Around the margins
Non-biting midges and other tiny flies hatch out in vast swarms from the clear waters of the Loch in spring and summer, providing food for fish and birds. Dragonflies and damselflies are sensitive to poor water quality, but, as water quality has recovered in recent years, several species have returned, including common and black darter dragonflies and three species of damselfly. Otters hunt in burns around the Loch, and water shrews and water voles live on the banks of ditches and burns.
Loch Leven is home to several species of plants that are nationally rare or scarce, and three that are international conservation priorities - coral-root orchid, lesser water-plantain and the hybrid Loch Leven spearwort. The latter two plants, along with scarce species like mudwort and threadrush, grow on loch shores where water levels rise and fall intermittently, exposing areas of mud, sand or gravel. Rare invertebrates along the shore include a carrion beetle found on the loch strandline and a reed beetle whose larvae feed on the roots of water plants.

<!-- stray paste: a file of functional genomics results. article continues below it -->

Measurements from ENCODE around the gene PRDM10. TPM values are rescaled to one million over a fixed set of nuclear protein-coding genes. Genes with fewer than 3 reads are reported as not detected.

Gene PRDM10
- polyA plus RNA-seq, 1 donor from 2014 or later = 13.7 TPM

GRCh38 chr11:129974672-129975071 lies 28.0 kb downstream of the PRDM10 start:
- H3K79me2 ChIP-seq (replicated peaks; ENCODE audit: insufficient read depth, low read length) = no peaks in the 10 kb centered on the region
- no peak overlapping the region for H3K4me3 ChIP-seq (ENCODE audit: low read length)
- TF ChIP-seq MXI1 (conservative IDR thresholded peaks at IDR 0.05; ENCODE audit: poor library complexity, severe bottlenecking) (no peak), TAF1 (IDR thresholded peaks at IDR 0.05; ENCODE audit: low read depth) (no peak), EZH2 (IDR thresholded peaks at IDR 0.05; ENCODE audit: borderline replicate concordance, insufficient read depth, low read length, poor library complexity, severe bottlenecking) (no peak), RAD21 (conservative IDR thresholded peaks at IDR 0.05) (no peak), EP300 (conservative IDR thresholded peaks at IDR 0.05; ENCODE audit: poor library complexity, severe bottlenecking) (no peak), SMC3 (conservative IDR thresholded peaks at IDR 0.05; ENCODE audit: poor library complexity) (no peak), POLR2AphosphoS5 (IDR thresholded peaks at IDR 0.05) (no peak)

Wet and grassy
The wet, unimproved grasslands and pastures around the Loch also contain nationally and locally rare plants. When grazing declined around the Loch, many of these areas were invaded by scrub and we are now managing these habitats to restore open, diverse conditions. One of these wet grasslands, Carsehall Bog, supports many orchids, including lesser butterfly and purple marsh orchids. Light grazing has kept some parts of the bog open, allowing grassland flowers to flourish there. Holy grass is a nationally rare species which grows in these wet grasslands. Recent management work, combined with improved water quality, has reversed previous population declines, and holy grass is now encouragingly widespread in suitable habitats.
Last updated on Monday 17th November 2014 at 16:21 PM. Click here to comment on this page